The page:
No doubt the news of the week was the outcome of the same sex marriage survey, a subject which has been covered in great detail elsewhere.
So, I will make only a couple of observations, one slightly relevant and the other hardly at all.
One of the losers of the campaign must be former tennis great, Margaret Court.
Margaret holds strong views which is her right, but she expressed them in a manner which offended many people, including current tennis players, and there is now talk of boycotting the Australian Open which is held at the Margaret Court Arena in Melbourne.
If management is forced to rename the centre, perhaps we could suggest they consider Jan Lehane, our local champion who is a real lady and never beaten as a junior.
The second comment is to note the passing of Malcolm Young who with his brother Angus kicked off a little rock group over 40 years ago called AC/DC.
The group has gone on to become one of the, if not the, greatest rock groups ever. (Coincidently their older brother George kicked off another successful Aussie band, the Easybeats). The connection?
Well, back in those early days the term AC/DC was considered risqué as an expression for those who had two bob each way sexually. Change is slow, isn’t it?
One of the Feather Duster’s regular hobby horses is the need for a federal anti-corruption body such as the NSW ICAC. Earlier this year, an open letter calling for a “federal independent anti-corruption regulator” was signed by 40 prominent Australians, including Geoff Gallop (former premier WA), Nicholas Cowdery (former DPP NSW), Ged Kearney (president ACTU) and a number of judges, barristers and academic heads.
One can only presume they have seen a need.
Now, another four prominent retired judges from various jurisdictions have come out calling for just such a body.
The pollies don’t want it and they’ll have to be dragged kicking and screaming, but at least the pressure is building and maybe we’ll get them there eventually.
In the meantime, the NSW ICAC has released its 2016/17 Annual Report describing inter alia how its operational grant was cut by $800,000 by the NSW government which just happened to have a surplus of $5.7M that year.
Of course, no-one would dare think this was because of ICAC’s successful investigation into how some Liberal Party candidates had illegally handled political donations: that would be payback.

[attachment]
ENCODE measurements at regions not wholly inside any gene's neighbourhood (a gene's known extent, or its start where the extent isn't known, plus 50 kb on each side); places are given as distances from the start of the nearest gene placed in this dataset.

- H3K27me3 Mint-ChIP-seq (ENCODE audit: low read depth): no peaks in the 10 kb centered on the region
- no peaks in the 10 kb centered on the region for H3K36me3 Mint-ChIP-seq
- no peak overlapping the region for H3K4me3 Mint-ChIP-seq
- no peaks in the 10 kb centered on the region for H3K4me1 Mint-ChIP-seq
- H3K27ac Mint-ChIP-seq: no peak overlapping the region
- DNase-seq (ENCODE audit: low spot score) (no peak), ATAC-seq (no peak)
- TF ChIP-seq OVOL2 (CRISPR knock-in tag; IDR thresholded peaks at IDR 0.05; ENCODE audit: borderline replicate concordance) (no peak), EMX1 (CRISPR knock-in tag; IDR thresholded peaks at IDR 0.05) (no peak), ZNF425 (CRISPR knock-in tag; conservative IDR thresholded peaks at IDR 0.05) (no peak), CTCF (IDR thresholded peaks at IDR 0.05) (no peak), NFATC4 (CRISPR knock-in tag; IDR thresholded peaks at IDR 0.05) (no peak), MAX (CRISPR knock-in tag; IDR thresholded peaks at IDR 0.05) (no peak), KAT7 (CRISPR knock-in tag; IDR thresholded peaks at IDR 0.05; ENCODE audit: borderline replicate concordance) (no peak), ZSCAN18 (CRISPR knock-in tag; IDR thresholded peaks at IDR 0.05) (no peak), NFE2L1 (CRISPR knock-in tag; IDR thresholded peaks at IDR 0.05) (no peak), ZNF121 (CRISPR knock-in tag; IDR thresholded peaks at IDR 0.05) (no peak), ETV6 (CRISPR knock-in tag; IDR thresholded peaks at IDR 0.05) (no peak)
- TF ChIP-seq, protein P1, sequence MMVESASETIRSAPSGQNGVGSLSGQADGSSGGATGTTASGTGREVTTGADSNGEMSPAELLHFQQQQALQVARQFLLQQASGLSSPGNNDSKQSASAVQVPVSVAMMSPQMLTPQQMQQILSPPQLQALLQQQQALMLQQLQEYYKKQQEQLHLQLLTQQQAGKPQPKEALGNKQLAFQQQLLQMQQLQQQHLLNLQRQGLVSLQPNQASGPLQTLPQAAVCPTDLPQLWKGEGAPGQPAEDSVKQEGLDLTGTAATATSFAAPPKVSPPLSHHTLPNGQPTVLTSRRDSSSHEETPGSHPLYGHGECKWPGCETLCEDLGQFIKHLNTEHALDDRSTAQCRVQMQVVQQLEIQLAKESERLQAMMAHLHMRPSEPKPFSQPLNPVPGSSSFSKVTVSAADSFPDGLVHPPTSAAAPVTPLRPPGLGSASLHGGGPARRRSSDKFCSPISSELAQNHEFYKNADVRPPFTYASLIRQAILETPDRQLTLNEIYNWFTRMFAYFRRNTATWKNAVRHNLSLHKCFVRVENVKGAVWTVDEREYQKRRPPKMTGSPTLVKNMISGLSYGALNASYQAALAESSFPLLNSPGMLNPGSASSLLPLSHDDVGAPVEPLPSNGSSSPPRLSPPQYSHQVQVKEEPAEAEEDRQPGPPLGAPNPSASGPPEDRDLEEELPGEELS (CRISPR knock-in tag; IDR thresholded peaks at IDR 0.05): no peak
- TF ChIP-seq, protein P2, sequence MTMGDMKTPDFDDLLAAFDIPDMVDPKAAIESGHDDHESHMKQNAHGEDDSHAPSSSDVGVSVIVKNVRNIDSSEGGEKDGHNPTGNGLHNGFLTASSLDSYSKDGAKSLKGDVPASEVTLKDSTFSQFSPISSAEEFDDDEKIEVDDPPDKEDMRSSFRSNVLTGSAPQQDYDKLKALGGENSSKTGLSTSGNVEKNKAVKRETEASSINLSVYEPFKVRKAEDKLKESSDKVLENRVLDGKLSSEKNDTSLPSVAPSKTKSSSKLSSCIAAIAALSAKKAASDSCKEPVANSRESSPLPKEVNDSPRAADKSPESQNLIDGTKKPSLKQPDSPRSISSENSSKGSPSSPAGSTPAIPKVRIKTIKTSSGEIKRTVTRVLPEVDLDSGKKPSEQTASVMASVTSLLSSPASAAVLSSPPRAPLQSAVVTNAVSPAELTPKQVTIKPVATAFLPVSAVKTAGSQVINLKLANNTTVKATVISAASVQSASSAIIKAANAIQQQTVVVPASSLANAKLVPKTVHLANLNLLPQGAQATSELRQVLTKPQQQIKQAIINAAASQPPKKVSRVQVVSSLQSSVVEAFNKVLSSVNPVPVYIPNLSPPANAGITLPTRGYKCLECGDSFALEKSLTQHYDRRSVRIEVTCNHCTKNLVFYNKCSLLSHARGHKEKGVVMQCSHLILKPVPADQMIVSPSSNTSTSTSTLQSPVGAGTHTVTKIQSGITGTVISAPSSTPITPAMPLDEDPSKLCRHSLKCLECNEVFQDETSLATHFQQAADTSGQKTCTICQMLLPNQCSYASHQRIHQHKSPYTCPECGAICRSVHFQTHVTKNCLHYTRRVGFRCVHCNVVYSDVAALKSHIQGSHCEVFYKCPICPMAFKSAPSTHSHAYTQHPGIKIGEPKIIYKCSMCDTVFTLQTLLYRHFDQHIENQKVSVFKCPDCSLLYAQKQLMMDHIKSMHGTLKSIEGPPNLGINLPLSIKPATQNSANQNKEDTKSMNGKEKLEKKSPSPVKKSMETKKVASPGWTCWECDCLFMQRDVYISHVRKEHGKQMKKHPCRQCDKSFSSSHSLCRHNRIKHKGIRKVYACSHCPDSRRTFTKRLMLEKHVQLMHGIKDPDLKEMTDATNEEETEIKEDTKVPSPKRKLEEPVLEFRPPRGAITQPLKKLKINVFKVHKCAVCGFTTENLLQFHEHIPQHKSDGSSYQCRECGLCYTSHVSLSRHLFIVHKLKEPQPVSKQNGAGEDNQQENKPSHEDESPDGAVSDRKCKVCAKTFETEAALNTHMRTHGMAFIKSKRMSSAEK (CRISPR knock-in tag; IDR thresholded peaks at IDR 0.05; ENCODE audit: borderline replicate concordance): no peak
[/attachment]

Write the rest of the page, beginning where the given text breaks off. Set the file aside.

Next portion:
The government has already changed the ICAC Act to “redefine” (ie: restrict) its area of operations, and caused the very diligent and courageous Commissioner Megan Latham to resign by forcing her to reapply for her job on new unacceptable terms.
A cynical person might see all this as a concerted effort by the state government to “manage” ICAC despite their strident denials and pollie-speak about improved efficiency and effectiveness.
This body has proven so valuable to NSW residents in rooting out corruption on both sides of politics (as well as the public service) and it is up to us to stay alert to the manoeuvrings of the pollies as they seek to emasculate it by stealth.
Former Transport Minister Duncan Gay often stated that he wanted to re-open a rail line in NSW during his ministerial term, and it looked like he had.
Just before he lost the ministry (following Mike Baird’s sudden departure) he announced a $5 million grant for the rail line between Demondrille (Harden) and Young.
The five local councils had been campaigning for years for the re-opening of the Blayney-Cowra-Grenfell–Young-Demondrille line so the announcement was a little bitter-sweet: yes, the re-opening would be good but it was only part of what was needed and wanted.
The search is on now for the money. It seems to have disappeared into the sunset with Duncan.
Some good news has come from the Lachlan Regional Transport Committee, chaired by Chairman Mo (aka Feather Duster No 2). Mo reports that there is renewed interest in the uncompleted Maldon-Dombarton rail link (near Picton) as part of transport upgrades to service the new Sydney airport at Badgery’s Creek.
This missing link is important to our area as it would greatly improve access to Port Kembla, thereby making our rail line and freight more profitable.
The LRTC has been striving to re-open the Blayney-Demondrille rail line for over 20 years and remains the strongest voice in the region. Good luck to them all.
T Lobb –
Feather Duster No 3